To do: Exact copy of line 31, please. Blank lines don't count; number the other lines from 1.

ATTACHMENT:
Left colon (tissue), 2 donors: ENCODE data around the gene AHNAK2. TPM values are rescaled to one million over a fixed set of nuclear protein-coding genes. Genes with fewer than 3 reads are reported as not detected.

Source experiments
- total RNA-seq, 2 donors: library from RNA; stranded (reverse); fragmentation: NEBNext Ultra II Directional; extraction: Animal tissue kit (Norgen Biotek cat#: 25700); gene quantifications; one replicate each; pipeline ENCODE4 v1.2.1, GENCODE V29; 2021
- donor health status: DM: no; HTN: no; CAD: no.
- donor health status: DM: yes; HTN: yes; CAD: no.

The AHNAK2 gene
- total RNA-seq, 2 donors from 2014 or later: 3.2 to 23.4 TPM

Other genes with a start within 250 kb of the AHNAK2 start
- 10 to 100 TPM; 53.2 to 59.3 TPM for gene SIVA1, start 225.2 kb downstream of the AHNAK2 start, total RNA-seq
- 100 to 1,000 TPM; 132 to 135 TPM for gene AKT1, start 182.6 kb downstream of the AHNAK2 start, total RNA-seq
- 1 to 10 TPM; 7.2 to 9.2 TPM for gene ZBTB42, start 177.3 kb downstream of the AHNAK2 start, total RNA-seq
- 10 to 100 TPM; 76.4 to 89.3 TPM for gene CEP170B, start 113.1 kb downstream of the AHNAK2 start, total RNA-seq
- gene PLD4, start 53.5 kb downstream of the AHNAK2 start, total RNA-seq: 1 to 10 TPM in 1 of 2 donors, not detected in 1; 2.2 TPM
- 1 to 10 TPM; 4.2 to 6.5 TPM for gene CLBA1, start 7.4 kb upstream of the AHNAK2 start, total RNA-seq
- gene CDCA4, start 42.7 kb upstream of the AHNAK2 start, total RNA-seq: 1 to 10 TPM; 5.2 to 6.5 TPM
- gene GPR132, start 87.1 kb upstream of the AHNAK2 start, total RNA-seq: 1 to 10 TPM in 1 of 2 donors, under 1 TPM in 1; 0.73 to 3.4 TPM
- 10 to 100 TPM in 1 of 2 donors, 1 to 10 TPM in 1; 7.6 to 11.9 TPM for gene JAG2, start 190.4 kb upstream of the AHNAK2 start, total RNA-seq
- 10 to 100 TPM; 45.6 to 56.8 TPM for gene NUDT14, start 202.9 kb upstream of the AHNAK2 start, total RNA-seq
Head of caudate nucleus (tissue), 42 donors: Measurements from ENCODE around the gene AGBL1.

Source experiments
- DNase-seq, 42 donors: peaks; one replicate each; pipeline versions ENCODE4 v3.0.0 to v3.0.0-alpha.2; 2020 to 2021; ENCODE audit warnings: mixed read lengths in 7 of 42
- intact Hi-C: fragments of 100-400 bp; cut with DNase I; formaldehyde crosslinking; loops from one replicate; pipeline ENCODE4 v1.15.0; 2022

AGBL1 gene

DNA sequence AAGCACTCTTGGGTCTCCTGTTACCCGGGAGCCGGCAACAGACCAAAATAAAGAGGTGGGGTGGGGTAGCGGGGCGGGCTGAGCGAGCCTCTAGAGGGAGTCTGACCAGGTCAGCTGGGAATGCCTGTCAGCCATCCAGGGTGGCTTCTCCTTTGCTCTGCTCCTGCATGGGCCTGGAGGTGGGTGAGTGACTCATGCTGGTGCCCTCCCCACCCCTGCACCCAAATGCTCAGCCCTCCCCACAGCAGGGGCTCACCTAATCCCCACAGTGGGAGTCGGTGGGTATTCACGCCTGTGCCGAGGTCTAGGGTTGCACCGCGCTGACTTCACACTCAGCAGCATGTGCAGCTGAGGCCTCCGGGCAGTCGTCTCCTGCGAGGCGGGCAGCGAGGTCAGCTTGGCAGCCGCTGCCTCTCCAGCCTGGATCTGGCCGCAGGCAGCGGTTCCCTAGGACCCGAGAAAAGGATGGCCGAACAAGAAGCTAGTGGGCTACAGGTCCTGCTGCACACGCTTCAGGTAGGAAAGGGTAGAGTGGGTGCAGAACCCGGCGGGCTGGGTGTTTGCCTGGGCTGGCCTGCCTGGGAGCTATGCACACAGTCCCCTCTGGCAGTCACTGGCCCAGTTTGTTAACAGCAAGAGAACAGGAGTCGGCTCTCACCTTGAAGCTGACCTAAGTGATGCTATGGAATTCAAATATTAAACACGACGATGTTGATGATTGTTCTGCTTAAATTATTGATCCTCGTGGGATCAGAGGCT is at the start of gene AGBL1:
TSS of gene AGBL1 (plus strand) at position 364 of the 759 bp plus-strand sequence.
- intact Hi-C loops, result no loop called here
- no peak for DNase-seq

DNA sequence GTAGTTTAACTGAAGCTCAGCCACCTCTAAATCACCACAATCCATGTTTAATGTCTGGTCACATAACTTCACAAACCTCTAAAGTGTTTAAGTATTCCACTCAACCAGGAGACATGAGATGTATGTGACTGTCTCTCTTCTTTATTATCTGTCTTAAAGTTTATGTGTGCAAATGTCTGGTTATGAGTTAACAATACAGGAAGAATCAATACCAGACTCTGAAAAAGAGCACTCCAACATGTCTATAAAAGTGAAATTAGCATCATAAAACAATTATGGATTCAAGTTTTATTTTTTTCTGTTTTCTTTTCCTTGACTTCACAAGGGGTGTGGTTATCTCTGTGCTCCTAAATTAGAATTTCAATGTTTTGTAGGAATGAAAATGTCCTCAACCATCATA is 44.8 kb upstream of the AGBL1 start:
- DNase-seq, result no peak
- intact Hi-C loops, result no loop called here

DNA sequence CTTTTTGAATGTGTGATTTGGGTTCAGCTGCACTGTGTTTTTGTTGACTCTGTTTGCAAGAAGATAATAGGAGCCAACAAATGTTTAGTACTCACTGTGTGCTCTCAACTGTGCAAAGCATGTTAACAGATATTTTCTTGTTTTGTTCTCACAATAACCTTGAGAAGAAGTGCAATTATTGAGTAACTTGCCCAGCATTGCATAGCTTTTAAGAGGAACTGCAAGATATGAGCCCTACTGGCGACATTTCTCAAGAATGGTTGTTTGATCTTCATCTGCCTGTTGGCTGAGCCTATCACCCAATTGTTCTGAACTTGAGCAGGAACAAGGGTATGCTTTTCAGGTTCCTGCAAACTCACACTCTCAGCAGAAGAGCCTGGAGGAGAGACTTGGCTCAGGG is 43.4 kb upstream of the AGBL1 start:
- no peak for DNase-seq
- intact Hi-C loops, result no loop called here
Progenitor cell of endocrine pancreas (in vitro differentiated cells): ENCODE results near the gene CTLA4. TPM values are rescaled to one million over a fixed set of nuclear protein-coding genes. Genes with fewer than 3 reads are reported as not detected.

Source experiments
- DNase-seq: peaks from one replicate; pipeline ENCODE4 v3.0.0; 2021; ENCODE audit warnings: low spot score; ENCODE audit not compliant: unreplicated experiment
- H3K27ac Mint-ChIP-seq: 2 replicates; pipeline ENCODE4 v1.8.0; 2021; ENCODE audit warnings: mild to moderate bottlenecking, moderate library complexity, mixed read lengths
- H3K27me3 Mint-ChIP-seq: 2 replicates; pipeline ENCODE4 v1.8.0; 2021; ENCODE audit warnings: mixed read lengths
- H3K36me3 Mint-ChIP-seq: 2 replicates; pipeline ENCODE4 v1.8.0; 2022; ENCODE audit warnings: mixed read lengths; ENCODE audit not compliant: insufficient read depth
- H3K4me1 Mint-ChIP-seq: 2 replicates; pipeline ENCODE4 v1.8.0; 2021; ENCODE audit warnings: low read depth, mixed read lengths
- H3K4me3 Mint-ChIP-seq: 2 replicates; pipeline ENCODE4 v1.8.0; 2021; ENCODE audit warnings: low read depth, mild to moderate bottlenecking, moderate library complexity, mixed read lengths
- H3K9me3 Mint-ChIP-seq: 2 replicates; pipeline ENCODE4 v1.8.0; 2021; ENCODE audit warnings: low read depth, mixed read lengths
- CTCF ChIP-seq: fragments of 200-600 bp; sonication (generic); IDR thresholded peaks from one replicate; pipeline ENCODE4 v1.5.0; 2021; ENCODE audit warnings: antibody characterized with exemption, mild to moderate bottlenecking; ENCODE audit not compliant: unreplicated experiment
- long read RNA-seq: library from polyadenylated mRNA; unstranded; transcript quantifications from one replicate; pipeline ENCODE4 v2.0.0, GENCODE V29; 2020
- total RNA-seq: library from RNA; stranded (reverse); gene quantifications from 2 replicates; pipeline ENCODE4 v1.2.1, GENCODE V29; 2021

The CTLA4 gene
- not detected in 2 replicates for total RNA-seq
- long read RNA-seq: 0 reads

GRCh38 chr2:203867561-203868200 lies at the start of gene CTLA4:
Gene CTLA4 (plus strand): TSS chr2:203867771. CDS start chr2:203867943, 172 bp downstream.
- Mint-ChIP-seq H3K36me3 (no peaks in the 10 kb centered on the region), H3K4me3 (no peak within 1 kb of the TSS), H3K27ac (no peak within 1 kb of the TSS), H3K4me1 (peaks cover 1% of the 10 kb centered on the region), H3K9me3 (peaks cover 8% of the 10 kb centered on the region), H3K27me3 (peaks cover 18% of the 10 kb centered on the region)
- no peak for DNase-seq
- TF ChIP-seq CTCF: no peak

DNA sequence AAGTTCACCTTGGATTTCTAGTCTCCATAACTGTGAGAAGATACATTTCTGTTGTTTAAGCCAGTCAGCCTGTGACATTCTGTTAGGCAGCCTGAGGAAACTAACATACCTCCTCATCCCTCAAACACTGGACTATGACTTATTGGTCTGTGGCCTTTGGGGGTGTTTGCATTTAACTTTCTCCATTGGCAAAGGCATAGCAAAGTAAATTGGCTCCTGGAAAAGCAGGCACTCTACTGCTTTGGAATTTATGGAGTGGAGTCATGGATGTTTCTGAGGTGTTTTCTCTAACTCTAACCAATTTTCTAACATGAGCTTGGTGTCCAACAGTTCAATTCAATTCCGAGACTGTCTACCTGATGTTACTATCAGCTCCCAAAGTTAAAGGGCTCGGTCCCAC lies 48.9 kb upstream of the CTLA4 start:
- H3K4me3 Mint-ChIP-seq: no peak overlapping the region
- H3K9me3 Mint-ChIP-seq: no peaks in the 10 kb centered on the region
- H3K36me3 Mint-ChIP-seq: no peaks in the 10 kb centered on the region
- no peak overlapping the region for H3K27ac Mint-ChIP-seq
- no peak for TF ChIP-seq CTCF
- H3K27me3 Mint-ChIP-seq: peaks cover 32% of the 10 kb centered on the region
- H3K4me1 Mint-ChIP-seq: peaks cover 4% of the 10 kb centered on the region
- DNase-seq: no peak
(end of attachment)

DNA sequence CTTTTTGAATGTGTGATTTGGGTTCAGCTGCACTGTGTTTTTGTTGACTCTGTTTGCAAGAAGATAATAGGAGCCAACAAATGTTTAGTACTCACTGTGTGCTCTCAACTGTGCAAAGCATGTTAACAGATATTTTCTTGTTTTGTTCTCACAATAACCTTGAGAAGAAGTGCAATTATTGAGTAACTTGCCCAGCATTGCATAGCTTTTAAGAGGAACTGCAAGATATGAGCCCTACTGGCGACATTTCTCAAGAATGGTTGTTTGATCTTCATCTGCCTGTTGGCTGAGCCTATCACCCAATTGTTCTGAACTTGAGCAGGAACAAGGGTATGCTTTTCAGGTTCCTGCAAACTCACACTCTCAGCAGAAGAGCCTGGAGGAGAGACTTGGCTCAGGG is 43.4 kb upstream of the AGBL1 start: